Belize Blue Hole Tour




3 tank dive

Turneffe Atoll offers true world class diving — the visibility often ranges from 100 to 150 feet. The diving sites are considered some of the best in the Western Caribbean. Experience the magnificent wall of Rendezvous, which is abundant with colorful sponges, corals, and marine life. Profile is 80 feet for 40 minutes. Your second dive takes place along another great wall, where you will see barrel sponges, tube sponges, black coral, sea fans, and abundant marine life. Visibility is 100 plus. Profile is 70 feet for 40 minutes. Lunch is served and the third and final dive starts at about 25 to 60 feet and is covered with sponges, corals and marine life. Visibility is 100 feet plus. Profile is 60 feet for 40 minutes. This is a 1 hour trip to Turneffe and the return is approximately 1 hr 40 min after the last dive.

Includes: Round-trip transfers, guided tour by a knowledgeable divemaster, breakfast, lunch, refreshments, tanks, weights, and water.


Diving or Snorkeling

Top off your dive vacation with 3 world class dives. Venture into the best deep dive there is and view stalactites, stalagmites and enjoy the view of the sharks as you plunge into the depths. An abundance of marine life such as queen angel, grouper, trigger fish and spotted moray can be seen at the top of the wall. With 100 plus foot visibility the profile for this dive is 130 ft. for 10 minutes actual and 25 minutes total dive time. The Blue Hole is also great for snorkeling. The walls are surrounded by fabulous pristine coral formation. Lots of color and crystal clear water and only 6 foot deep where the drop off begins. The second and third wall dives offers vibrant coral gardens, sponges, plunging wall, schooling fish, sea turtles, eagle rays and sharks on almost every dive. After our second dive/snorkel, lunch and stroll the beach to the bird sanctuary to see Boobies, Frigate birds and Iguanas.

Includes: Round-trip transfers, guided tour by a knowledgeable divemaster, breakfast, lunch, refreshments, tanks, weights, and water.


The Great Blue Hole is a large submarine sinkhole off the coast of Belize. It lies near the center of Lighthouse Reef, a small atoll 70 kilometers from the mainland and Belize City. The hole is circular in shape, over 300 meters across and 125 meters deep.

Besides modern-day marine life, this vertical cave contains remnants from its days above water. When much of Earth’s water was sequestered in glaciers, global sea level was lower. During this time, stalactites or “dripstones” formed inside this cave, and those rocks are preserved underwater today.

Jacques Cousteau revealed the secrets of the mysterious Blue Hole to millions of viewers in 1971 through the television series The Undersea World of Jaques-Yves Cousteau. Today, dive boats follow the way of the famous Calypso to explore one of the world’s best destinations for scuba diving.

Blue Hole Natural Monument is one the seven wonders of Belize’s World Heritage Site. The Belize Barrier Reef Reserve System, which covers a total area of 963 square kilometers, illustrates a classic example of reefs through fringing, barrier, and atoll types.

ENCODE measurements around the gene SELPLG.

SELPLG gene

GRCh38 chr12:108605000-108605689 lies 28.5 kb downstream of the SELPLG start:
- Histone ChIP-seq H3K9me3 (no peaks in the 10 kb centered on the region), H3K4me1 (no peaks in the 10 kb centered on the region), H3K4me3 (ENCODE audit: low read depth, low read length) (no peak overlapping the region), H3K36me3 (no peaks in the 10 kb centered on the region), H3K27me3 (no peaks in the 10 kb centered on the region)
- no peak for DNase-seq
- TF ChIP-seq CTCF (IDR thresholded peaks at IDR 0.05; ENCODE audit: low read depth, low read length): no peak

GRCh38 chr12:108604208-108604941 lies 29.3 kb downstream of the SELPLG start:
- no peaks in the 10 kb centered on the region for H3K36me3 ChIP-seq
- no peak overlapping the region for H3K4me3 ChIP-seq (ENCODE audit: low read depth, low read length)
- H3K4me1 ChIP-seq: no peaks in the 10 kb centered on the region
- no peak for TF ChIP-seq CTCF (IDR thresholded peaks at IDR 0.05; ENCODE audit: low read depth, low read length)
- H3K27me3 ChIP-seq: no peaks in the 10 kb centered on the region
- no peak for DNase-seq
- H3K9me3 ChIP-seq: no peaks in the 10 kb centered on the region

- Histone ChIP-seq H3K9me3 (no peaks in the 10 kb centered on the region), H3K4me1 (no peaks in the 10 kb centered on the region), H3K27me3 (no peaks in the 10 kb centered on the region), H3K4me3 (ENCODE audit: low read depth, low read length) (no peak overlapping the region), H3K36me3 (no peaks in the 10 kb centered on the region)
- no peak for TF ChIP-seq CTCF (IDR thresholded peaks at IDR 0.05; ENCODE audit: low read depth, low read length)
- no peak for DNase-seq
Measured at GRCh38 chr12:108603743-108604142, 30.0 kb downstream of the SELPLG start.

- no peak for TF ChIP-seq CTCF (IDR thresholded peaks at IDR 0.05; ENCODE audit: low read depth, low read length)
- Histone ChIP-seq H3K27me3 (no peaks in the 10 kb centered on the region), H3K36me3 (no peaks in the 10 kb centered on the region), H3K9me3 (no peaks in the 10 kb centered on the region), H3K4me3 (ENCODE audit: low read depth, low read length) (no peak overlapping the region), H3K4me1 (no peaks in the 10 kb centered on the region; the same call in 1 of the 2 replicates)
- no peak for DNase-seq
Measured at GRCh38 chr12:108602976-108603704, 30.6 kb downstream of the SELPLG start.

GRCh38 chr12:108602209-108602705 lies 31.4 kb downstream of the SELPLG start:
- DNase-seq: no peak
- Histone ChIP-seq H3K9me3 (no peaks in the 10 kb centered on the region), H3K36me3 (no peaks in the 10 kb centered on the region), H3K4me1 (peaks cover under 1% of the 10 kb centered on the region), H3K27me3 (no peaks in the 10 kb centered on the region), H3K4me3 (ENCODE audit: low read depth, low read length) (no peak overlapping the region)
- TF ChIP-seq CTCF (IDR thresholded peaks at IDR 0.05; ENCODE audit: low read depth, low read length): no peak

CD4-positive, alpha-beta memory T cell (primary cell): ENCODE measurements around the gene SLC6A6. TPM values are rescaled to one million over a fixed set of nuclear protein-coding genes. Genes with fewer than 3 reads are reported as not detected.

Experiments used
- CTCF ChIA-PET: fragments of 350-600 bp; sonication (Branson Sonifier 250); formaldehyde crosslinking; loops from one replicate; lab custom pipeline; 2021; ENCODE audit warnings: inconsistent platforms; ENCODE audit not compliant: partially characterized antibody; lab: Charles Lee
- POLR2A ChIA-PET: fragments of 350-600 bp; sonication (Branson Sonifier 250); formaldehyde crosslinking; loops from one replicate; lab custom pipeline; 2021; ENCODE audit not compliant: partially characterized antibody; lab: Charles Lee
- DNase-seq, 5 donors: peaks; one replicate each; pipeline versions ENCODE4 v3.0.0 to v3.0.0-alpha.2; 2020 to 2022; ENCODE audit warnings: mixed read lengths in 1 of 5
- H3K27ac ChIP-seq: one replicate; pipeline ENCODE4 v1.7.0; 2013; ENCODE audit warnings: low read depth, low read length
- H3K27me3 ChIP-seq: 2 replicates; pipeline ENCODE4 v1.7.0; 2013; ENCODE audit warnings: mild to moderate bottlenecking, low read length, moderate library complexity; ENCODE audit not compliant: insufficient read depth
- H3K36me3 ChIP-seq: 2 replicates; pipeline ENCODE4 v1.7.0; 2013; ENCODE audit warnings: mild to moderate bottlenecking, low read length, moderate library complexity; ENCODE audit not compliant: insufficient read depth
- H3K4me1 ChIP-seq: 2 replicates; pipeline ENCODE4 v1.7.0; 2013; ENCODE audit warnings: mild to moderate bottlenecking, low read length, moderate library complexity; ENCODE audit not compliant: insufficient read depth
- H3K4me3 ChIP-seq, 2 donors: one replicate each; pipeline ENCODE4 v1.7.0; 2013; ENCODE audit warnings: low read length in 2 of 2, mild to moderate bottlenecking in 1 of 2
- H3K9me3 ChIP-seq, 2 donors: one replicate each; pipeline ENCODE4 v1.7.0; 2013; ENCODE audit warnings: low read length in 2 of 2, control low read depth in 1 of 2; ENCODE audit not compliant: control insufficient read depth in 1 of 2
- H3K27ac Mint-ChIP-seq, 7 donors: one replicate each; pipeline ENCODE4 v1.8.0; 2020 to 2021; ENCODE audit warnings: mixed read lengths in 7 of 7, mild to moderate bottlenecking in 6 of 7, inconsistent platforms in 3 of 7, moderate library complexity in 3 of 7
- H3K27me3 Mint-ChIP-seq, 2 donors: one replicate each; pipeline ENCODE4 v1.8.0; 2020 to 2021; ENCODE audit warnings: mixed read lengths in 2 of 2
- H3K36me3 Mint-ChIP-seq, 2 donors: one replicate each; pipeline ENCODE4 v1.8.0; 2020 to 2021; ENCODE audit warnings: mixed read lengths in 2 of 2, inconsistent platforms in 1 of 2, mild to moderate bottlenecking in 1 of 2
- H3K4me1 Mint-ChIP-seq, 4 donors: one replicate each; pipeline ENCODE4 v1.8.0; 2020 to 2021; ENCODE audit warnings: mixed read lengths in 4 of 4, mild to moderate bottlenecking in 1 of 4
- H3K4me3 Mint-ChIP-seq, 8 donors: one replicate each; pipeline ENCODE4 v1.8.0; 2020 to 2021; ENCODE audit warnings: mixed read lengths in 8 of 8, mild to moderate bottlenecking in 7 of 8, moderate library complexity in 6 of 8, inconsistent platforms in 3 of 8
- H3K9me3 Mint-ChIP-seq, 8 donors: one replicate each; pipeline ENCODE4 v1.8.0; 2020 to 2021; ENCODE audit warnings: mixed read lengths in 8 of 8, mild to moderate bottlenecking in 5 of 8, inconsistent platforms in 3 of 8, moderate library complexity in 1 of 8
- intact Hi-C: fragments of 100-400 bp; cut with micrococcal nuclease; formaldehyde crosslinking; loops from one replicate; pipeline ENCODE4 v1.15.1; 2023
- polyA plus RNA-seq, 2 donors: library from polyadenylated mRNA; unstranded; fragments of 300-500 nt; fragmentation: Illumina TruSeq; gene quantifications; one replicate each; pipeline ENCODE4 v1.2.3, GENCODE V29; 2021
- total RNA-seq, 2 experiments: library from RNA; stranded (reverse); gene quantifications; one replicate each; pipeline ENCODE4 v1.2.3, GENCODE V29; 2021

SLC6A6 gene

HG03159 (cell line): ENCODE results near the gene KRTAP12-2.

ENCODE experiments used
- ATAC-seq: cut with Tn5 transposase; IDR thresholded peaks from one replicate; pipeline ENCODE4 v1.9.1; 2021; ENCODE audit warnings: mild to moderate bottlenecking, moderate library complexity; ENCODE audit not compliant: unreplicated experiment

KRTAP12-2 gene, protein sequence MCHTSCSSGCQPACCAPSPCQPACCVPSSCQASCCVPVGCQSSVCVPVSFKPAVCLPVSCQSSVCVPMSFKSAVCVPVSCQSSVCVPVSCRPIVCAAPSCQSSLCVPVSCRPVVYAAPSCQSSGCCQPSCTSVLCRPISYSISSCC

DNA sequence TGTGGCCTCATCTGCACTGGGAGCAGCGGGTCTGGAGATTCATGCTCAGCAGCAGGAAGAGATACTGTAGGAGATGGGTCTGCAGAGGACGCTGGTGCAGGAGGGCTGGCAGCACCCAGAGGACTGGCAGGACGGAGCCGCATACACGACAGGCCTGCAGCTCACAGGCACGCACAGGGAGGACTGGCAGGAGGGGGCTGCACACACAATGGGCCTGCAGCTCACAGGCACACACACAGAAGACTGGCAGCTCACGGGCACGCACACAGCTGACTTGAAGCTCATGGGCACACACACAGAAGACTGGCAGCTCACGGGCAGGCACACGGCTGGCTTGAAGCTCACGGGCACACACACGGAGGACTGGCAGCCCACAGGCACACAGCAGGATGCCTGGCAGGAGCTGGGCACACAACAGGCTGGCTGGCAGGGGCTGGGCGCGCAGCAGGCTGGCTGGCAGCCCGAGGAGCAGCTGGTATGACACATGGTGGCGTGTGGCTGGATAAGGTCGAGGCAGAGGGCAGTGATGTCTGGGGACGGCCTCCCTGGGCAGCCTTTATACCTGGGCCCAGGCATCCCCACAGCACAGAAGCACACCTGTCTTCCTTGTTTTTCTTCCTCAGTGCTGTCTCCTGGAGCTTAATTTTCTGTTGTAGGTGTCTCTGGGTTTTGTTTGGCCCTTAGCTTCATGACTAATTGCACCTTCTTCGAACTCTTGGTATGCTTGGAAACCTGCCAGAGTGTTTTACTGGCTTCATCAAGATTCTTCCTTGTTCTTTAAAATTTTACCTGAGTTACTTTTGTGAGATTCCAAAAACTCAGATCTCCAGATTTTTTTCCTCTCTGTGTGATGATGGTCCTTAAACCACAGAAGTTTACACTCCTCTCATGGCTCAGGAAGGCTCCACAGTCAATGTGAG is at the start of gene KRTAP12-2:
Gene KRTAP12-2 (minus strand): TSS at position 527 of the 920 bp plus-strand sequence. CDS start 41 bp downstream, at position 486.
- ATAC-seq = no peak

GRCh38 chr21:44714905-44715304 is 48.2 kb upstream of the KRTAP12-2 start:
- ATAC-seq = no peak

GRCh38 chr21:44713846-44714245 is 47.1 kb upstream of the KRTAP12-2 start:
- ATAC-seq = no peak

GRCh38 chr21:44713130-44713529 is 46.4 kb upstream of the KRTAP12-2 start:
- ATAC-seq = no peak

The coastal area of Belize is an outstanding natural system consisting of the largest barrier reef in the northern hemisphere, offshore atolls, several hundred sand cays, mangrove forests, coastal lagoons and estuaries. The system’s seven sites illustrate the evolutionary history of reef development and are a significant habitat for threatened species.

The reef extends from the border with Mexico to the north, to near the Guatemalan border to the south. The Belize submarine shelf and its barrier reef, represent the world second largest reef system and the largest reef complex in the Atlantic-Caribbean area. Outside the barrier, there are three large atolls: Turneffe Islands, Lighthouse Reef and Glover’s Reef.

Between the mainland and the barrier reef is an extensive offshore lagoon which increases in width and depth from north to south. In the north, water depth averages 2-3 m over a flat, featureless bottom 20-25 km wide. South of Belize City, the shelf gradually deepens forming a channel between the mainland and the outer platform, reaching a depth of 65 m in the Gulf of Honduras.

The approximately 450 sand and mangrove cays confined within the barrier and atolls range in size from small, ephemeral sand spits to larger, permanent islands capable of sustaining human settlements. The largest of these Islands is Ambergris Caye where the village of San Pedro is located. Several PADI dive operators visit Half Moon Caye Natural Monument out of San Pedro, Caye Caulker and Belize City.

The Great Blue Hole is a popular spot amongst recreational scuba divers, who are lured by the opportunity to dive in crystal-clear water and meet several species of fish, including giant groupers, nurse sharks and several types of reef sharks such as the Caribbean reef shark and the Blacktip shark. Other species of sharks, like the bull shark and hammerheads, have been reported there, but are not regular sightings. Usually, dive trips to the Great Blue Hole are full-day trips, which include one dive in the Blue Hole and two further dives in nearby reefs.

Book your Adventure